4. The first picture would have given you your desired effect if you had turned him toward the window. I see there was a window to his right. If the sun was still too much and making him squint, you can close the blinds or curtains and let the light be diffused onto his face.
    If you are using an SLR, you would be better off getting a flash that bounces off the ceiling for indoor shots instead of one that points forward. It makes for much more natural lighting when we just have to use it.
    His "tough" face is adorable!!!

  5. Does that mean the boob job is out? I just want them back where they were. Oh, and if they could be identical twins again. I don't know if I want the world to know how inept I am at reading a map. Or better yet, I'd like forget some of my lifes journeys.

    Adien always looks so very serious. I like the photo with the flash. He has beautiful, intense eyes. Much like his moms.

  6. What lovely sentiments! We are all full of those marks that have defined our character. Wouldn't have it any other way.

    I struggle with the flash myself as I'm always looking for good lighting.

  7. You're right, natural body art is part of the growing experience. You just hope as an adult you don't paint the canvas any more!
    I'm so jealous of the time you have to take such wonderful pictures, I just have to wait for my vacations to spend quality time with my camera.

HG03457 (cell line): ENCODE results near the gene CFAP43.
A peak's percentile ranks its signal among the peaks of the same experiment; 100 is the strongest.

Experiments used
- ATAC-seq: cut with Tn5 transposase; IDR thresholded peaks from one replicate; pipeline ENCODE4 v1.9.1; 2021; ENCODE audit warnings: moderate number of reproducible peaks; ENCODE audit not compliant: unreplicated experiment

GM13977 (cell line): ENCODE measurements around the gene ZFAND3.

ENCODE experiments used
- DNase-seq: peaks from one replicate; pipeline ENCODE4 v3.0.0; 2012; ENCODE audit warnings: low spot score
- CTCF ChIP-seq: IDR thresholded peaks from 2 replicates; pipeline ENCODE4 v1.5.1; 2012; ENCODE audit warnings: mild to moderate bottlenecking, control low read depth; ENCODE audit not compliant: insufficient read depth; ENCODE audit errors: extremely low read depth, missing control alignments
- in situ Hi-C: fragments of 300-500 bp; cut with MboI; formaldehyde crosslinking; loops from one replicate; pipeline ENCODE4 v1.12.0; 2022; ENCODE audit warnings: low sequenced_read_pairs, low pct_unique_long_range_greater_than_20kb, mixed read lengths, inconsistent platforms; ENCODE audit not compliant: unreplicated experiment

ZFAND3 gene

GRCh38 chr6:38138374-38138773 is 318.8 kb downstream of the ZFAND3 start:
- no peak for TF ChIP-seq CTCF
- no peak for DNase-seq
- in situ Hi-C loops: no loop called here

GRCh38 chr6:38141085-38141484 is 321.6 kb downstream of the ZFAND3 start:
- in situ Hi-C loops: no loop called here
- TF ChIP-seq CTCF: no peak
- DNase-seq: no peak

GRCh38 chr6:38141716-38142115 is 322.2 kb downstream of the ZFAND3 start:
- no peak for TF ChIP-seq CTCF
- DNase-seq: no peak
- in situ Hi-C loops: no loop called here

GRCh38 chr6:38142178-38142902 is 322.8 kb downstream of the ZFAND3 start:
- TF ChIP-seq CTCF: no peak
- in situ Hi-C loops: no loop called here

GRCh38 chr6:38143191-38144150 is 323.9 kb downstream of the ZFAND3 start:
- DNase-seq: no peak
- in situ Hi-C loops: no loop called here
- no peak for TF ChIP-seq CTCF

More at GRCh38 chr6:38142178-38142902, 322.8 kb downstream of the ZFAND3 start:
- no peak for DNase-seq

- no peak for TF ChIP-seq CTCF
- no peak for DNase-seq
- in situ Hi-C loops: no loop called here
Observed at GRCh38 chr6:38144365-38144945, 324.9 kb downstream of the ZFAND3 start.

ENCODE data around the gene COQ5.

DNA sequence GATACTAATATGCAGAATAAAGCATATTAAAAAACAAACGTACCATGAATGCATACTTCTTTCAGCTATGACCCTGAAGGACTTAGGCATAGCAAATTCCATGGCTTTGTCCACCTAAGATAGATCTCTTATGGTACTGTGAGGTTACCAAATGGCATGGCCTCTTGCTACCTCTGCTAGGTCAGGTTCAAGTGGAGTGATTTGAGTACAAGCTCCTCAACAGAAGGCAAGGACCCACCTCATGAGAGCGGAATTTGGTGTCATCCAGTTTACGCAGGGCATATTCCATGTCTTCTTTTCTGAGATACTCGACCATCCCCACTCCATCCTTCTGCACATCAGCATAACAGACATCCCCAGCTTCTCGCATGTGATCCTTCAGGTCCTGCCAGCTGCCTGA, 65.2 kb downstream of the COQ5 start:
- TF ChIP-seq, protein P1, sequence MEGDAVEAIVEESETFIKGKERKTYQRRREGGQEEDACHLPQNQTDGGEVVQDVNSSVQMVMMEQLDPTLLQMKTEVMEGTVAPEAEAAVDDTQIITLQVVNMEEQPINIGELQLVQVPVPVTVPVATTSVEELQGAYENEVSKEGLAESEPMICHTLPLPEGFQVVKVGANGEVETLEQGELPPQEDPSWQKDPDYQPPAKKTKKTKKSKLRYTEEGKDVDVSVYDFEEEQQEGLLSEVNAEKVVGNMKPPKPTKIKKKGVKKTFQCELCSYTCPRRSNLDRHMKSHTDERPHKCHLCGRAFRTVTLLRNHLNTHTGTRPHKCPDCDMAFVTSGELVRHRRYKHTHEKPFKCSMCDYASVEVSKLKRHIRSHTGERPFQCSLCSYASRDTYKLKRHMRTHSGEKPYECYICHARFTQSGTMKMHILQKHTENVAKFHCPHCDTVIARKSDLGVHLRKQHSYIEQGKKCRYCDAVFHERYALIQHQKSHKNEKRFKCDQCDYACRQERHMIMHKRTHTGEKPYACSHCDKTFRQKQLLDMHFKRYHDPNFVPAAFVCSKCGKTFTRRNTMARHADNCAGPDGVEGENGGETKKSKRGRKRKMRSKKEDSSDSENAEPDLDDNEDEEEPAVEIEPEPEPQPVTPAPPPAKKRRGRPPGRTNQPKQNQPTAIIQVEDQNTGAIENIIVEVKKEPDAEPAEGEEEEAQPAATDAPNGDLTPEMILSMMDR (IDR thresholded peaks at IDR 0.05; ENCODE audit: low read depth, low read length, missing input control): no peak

8. I haven't mastered the flash either. At all. I wish I could use it successfully like some people do.

    I like hearing alternate perspectives like that. We all have them, we just don't know we have them all the time.

  9. Wow! This blog gives good information what to use in order to prevent

    . I personally facing this problem from my pregnancy. I applied every cream spend huge sums of money but to no use. In order to disappear stretch marks, my friends advice me to use revitol stretch mark cream.

  10. A scar on the nose is something a 5year old boy can be proud of, but the boob job definitely is out... not sure where that came from. In fact, I think it was totally inappropriate for John & Becca to suggest that for Aidan. If you think he is scarred now, wait until the kids on the playground start in with the, "nice rack, Aidan" jokes. Poor kid.

    Favorite scar reference: in the movie "Jaws" where Richard Dreyfus & Robert Shaw are comparing scars from their rugged experiences, and Roy Scheider contemplates for a moment whether or not to mention his appendectomy scar in an attempt to fit in with the guys.

    As for the photo question: flash will always look artificial. Even professional indoor photography looks unnatural to my eye. If you have the money and equipment you can minimize the flash effect by lighting from different sources spaced at different distances from the subject, but I doubt that is what you are asking. There are diffusion filters that scatter the light a little, &/or you can aim the head of the flash off to the side to bounce the light from a wall/ceiling, but in the end you still have flash lighting with weird shadows. I prefer Visty's solution of using the window -- especially in the winter. You cannot beat an overcast winter day to create soft lighting, and a window can be used to create greater or lesser degrees of natural shadowing. Check out how well lit Ave is by the window on the 16th.

    -- Mark.


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email: mollydunham@sbcglobal.net